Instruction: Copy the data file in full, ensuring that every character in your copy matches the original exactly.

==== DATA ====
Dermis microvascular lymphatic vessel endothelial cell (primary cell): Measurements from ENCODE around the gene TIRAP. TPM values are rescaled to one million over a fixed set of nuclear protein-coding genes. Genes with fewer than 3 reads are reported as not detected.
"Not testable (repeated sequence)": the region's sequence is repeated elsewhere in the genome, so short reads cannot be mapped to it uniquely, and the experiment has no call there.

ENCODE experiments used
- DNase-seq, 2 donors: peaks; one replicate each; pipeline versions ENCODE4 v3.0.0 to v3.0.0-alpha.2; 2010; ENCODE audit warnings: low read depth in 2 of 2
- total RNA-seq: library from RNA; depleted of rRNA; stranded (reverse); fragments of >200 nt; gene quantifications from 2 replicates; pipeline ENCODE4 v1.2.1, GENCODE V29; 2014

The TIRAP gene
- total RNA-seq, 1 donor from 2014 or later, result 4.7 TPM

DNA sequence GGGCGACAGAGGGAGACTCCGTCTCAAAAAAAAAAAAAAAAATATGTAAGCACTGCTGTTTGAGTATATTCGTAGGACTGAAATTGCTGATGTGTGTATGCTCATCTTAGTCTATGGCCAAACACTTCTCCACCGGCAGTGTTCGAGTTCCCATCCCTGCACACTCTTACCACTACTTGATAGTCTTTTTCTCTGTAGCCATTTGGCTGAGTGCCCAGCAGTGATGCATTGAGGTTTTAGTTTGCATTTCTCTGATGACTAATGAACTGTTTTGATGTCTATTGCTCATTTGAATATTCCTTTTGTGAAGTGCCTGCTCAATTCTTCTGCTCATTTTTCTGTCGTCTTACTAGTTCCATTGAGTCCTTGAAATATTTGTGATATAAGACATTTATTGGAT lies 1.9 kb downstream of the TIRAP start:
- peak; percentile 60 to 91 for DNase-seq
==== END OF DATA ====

Dermis microvascular lymphatic vessel endothelial cell (primary cell): Measurements from ENCODE around the gene TIRAP. TPM values are rescaled to one million over a fixed set of nuclear protein-coding genes. Genes with fewer than 3 reads are reported as not detected.
"Not testable (repeated sequence)": the region's sequence is repeated elsewhere in the genome, so short reads cannot be mapped to it uniquely, and the experiment has no call there.

ENCODE experiments used
- DNase-seq, 2 donors: peaks; one replicate each; pipeline versions ENCODE4 v3.0.0 to v3.0.0-alpha.2; 2010; ENCODE audit warnings: low read depth in 2 of 2
- total RNA-seq: library from RNA; depleted of rRNA; stranded (reverse); fragments of >200 nt; gene quantifications from 2 replicates; pipeline ENCODE4 v1.2.1, GENCODE V29; 2014

The TIRAP gene
- total RNA-seq, 1 donor from 2014 or later, result 4.7 TPM

DNA sequence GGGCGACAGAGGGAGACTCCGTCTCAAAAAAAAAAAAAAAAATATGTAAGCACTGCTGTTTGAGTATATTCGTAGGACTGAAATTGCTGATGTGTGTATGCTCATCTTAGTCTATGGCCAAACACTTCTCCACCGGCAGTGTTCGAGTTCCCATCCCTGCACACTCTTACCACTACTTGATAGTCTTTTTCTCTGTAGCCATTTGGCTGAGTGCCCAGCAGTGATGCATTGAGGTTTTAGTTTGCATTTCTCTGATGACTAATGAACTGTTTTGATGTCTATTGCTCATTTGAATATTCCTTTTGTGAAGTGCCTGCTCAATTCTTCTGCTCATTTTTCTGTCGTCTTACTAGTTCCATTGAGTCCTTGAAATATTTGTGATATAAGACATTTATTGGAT lies 1.9 kb downstream of the TIRAP start:
- peak; percentile 60 to 91 for DNase-seq